Delta Air Lines has initiated a policy change following the fallout after a black doctor was reportedly barred from helping an unresponsive passenger and condescendingly dismissed by a flight attendant, the Washington Post reports.
Back in October, Houston obstetrician and gynecologist Tamika Cross' Facebook post went viral after she recounted the dismissive racism she encountered on a Delta flight from Detroit to Houston.
A male passenger on the flight had become unresponsive, and according to Cross, when she attempted to rush to the man's aid, a flight attendant said, “Oh no, sweetie, put your hand down. We are looking for actual physicians or nurses or some type of medical personnel; we don’t have time to talk to you.”
When Cross told the flight attendant that she was, in fact, a licensed doctor, the flight attendant demanded to see her credentials. In the end, a white man also came forward and said he was a physician, and the flight attendant opted to take his help instead, telling Cross, “Thanks for your help, but he can help us, and he has his credentials.”
Cross said that she did not see the doctor show any credentials at all.
Now Delta is saying that showing credentials will no longer be necessary.
Immediately after the incident, the airline had put out a statement saying that it was policy to request medical credentials before allowing in-flight treatment, and that Cross did not show her credentials, but another passenger did.
Cross countered that argument, pointing out that doctors don't necessarily carry their hospital badges or have their licenses on hand.
“When situations like the one described by Dr. Cross arise, we have a responsibility to our employees and our customers to review the circumstances and our policies for opportunities to listen, learn and improve," Allison Ausband, senior vice president for In-Flight Service, said in a statement from the airline.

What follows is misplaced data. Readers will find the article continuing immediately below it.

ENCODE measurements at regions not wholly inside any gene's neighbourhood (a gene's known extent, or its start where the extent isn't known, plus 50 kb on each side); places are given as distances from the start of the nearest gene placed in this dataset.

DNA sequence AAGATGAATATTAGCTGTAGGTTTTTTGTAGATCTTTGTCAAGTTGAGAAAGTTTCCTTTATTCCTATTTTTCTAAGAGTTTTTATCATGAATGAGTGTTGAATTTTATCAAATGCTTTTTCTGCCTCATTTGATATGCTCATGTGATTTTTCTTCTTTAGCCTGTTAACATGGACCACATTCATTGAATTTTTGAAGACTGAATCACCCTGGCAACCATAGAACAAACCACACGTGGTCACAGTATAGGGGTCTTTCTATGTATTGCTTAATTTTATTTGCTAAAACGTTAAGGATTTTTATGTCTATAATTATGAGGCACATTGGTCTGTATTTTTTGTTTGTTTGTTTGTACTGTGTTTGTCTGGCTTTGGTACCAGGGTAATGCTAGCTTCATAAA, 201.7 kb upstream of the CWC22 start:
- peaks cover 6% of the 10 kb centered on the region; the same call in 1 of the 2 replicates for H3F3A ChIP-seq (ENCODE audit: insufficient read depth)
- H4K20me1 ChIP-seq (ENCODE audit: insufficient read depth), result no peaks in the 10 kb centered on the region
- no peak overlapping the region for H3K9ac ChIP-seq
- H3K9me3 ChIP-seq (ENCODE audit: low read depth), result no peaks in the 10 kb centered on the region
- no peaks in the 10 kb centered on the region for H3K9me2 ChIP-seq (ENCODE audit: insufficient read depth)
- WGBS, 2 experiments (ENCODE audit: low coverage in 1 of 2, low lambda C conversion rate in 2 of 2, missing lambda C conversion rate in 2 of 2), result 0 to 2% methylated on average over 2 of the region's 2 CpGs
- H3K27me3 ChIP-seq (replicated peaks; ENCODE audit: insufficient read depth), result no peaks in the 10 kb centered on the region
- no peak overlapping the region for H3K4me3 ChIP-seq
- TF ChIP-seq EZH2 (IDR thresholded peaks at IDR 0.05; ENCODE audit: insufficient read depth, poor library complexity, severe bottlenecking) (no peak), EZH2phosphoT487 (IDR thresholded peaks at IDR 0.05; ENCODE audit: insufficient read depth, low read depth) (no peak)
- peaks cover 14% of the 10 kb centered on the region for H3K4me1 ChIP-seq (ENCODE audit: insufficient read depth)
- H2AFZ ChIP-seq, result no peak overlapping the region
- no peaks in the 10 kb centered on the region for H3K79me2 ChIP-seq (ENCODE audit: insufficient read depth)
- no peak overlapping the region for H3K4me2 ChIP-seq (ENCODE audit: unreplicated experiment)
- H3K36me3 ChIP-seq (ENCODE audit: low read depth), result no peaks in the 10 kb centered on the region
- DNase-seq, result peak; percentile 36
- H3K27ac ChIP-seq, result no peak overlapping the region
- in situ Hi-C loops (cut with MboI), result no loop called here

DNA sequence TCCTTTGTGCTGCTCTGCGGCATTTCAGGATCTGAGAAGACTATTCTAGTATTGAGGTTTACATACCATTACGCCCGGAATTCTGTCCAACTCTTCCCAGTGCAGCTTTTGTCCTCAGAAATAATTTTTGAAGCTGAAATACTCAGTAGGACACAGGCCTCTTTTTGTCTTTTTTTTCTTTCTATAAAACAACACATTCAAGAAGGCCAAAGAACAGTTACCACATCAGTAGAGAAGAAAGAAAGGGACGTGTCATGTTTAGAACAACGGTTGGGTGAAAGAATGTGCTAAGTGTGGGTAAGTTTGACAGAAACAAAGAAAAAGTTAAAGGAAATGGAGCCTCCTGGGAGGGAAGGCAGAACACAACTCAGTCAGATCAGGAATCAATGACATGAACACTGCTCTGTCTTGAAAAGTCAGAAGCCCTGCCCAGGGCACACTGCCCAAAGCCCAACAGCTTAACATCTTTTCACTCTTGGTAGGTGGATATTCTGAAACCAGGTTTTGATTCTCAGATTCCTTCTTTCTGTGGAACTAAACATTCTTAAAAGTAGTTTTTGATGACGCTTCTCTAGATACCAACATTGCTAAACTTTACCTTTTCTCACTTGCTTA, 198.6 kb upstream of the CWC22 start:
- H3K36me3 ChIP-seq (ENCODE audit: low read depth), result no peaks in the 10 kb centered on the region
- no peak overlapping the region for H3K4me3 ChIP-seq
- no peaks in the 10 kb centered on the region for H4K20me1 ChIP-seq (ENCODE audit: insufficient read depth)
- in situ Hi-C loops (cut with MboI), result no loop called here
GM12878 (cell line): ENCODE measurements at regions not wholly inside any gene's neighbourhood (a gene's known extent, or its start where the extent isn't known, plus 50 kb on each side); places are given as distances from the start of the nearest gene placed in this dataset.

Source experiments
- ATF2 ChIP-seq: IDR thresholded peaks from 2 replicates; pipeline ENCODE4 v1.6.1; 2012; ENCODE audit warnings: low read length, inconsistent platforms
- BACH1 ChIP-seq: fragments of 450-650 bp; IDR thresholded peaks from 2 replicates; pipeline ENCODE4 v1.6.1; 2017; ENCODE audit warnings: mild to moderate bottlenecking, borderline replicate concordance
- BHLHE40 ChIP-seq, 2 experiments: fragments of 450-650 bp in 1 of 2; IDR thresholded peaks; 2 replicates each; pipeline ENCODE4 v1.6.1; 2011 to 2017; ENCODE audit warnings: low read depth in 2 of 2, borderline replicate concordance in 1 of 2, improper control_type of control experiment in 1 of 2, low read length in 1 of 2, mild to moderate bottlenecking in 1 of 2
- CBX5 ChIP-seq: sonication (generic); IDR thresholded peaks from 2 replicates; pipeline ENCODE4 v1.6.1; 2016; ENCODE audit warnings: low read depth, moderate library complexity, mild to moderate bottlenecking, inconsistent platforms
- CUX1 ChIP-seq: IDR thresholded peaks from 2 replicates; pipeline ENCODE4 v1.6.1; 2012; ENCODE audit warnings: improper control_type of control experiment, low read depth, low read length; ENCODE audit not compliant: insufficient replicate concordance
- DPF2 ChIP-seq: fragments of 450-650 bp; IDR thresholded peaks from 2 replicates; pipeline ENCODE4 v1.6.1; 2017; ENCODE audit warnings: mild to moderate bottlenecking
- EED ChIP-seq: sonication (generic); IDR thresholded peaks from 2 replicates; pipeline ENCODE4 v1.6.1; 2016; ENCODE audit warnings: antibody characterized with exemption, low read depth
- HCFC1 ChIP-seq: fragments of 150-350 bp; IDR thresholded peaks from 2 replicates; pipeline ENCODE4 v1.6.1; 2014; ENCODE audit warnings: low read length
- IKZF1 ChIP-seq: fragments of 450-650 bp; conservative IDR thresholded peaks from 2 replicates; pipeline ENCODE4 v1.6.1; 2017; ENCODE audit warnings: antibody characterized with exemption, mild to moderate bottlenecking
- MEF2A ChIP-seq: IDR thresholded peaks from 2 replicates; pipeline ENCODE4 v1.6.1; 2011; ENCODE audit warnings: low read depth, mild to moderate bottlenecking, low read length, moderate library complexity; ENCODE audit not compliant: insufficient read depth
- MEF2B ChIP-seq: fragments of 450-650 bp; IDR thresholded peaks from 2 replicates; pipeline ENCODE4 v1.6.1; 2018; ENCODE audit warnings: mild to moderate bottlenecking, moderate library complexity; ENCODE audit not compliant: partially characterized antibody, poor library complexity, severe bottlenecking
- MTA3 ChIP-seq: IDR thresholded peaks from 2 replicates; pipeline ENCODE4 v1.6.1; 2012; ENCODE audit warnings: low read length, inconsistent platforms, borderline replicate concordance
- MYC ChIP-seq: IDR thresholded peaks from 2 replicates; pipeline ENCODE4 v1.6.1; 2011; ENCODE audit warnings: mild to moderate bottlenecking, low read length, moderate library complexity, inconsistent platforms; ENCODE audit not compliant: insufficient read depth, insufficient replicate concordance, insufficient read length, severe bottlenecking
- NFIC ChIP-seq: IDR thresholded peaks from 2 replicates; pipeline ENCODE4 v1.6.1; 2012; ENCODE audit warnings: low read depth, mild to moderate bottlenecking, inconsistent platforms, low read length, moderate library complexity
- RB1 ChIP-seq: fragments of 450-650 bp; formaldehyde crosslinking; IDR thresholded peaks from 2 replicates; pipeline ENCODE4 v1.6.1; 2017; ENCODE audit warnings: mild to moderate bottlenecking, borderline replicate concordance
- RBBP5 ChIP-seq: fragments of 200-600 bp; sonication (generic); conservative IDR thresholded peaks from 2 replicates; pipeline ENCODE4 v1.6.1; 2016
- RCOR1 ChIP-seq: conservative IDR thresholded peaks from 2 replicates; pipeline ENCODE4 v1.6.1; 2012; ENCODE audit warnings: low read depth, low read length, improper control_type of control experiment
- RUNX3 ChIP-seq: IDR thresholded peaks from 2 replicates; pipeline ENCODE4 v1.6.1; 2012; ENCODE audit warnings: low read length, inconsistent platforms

Ausband said that she was able to speak to Cross over the phone and invited the doctor to visit Delta to "discuss her experience face to face and apologize for how that experience made her feel."
When Cross went to Delta headquarters to meet with executives, she asked Wayne Riley, a mentor and the past president of the American College of Physicians, to accompany her. Riley told Delta that he had assisted passengers several times on Delta flights over the years and had never been asked to prove he was a doctor.
"As part of the review, Delta found that there is no legal or regulatory requirement upon the airline to view medical professional credentials," the statement continued. "And, as it becomes more and more common for medical licenses to be verified online, physicians and nurses often do not carry a license with them and some states no longer issue wallet versions."
The airline said it also launched inclusion training three months ago for Delta leaders, and it announced that over the next year it will expand its diversity and inclusion training to front-line employees, including flight attendants.
“Our flight attendants were following standard procedure during this incident and the feedback Dr. Cross provided gave us a chance to make flying better,” said Ausband. “We remain grateful to the medical professionals who are willing to assist us in an emergency at 30,000 feet.”
Cross, for her part, said that she is satisfied with the changes that have been made in light of her bad experience.
"Although this was an unfortunate encounter, I am pleased with the changes that have been made to Delta's policies and training as a result,” she said. “It is reassuring to know that Delta has taken this matter very seriously and made the necessary adjustments to help physicians and other medical personnel, no matter who they may be, feel more comfortable offering medical assistance during in-flight emergencies."
Read more at the Washington Post.